"We feel like people can get to the game, so we feel strongly about playing the game in our stadium," O'Brien said Thursday on ESPN's Mike & Mike. "Obviously that will be in conjunction with the mayor, city council and all that. But I do feel strongly about playing there.
"I think the reason why -- having been down here four years, having been in a lot of places coaching football -- football is king down here. People love their team. They love the Texans. They love their college teams. And I think that in this time, maybe for three hours on a Sunday, it gives them a chance to not think about the journey back to where they have to get to and come cheer for the Texans."
O'Brien returned to Houston with the team on Wednesday evening after a week on the road.
The NFL on Wednesday decided to cancel the Texans' final preseason game against the Dallas Cowboys, which originally was to be played in Houston but was relocated to Dallas. As Harvey lashed south Texas with record rainfall totals and deadly flooding, the Texans flew from New Orleans to Dallas on Sunday and practiced there until returning home Wednesday.
"We're doing lot better that we're home now. It was a long, long week for us," O'Brien said. "Our families -- the players' families, the coaches' families -- some people are in really, really bad-hit areas. It was a feeling of helplessness. Our players really want to help the city, so now we're back. ... We're going to do our part."
O'Brien said players and coaches will visit areas of the city to pass out supplies and help "people get back on their feet and put a smile on their face."
He said that while his home wasn't affected by the flooding, families of coaches and players had been relocated. And that was why it was important to get back to Houston instead of playing the final preseason game in Dallas.
"At the end of the day, it came down to these guys had been away from their families. They really had to get back to help their families," O'Brien said. "A lot of the guys' families have been relocated, coaches and players. And so it was important to try to get back as soon as possible. It became much more about family than football. ... As far as playing a game, it was time to get home and that's what we decided to do."
And after helping to "do our part," O'Brien hopes football can help the city's healing process.
"It's going to take a while to get back, but this city is tough," O'Brien said. "... These people here are great. We've got great fans here. And they're going to get back on their feet quickly.
"I can only imagine what it would be like on that day [Sept. 10 vs. the Jaguars]. So we feel strongly about playing the game. Hopefully it will give our fans a little bit of reprieve from the cleanup."
The University of Houstonfootball team has been staying and practicing in Austin since Saturday, having left Houston on Friday ahead of the storm's arrival. Cougars coach Major Applewhite said he's talked to Texas coach Tom Herman "a couple times" while practicing at the Longhorns' facility.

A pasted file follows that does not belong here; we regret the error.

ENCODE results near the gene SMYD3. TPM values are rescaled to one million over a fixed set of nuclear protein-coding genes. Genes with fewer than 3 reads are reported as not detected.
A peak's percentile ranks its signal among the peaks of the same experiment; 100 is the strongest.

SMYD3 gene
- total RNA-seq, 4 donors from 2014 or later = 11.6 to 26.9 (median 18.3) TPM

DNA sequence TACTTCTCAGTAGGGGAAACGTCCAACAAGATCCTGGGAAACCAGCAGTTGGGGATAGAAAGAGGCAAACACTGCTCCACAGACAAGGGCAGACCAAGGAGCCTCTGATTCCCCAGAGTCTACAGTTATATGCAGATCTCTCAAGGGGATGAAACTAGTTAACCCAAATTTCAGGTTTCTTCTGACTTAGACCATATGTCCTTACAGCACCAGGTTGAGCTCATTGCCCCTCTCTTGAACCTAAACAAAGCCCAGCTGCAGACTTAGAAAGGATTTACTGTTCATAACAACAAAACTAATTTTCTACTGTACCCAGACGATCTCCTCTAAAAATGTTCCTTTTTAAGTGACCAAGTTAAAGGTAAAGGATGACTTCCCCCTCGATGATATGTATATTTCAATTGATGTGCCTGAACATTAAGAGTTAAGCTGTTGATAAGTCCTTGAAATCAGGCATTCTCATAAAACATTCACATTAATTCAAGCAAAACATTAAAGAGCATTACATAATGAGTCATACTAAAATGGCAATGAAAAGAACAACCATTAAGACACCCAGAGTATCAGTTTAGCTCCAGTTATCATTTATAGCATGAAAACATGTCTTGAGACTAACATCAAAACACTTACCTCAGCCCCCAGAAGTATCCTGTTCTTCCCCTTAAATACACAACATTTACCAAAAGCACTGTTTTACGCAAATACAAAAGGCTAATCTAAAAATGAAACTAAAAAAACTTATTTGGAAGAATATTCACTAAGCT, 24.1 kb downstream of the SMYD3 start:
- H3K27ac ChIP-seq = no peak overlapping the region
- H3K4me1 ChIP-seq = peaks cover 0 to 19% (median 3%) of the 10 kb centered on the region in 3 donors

"The University of Texas, president [Gregory] Fenves, athletic director Mike Perrin and Tom have been outstanding in terms of opening up their arms and letting us use their facilities and really helping us out with anything we need help with," Applewhite said onMike & Mike.
Houston's season opener against UT San Antoniowas postponed and the Cougars will now open the season on Sept. 9 at Arizona.
Applewhite said the team will volunteer downtown this weekend at Red Cross shelters. He also said the team will be at two locations in Houston on Thursday distributing goods via multiple 18-wheelers.
"These are people's lives," he said. "These are families and (these) situations that come around once in a lifetime. So what we have to do is focus on people at this point. We'll get back to our game. We'll play all 12 games. But right now, it's about people, it's about our city."
Meanwhile, MLB'sAstroswill return to Houston on Thursday night after their game against theTexas Rangersin St. Petersburg, Florida. The Astros were given the day off Friday and will start a three-game series against theNew York Metswith a doubleheader on Saturday.
Manager A.J. Hinch told Mike & Mike on Thursday his team is "going to try to be therapeutic for the city."
Hinch also told reporters on Wednesday that "our intention is still going to be centered around the city and all the devastation that's going on. If we can provide any sort of relief or any sort of escape, or any part of a distraction from what's going on, I think that's going to be part of it.
"I know it will be a warm welcome. Our fans who can make it to the ballpark will come and root us on. But it will be emotional because we get to go home. You never know what home means to you until you're not allowed to go home."
Texans excited to be back in Houston
Texans head coach Bill O'Brien reacts to the efforts his team has made, led by J.J. Watt, to help those affected by Hurricane Harvey and what it means to lend a helping hand.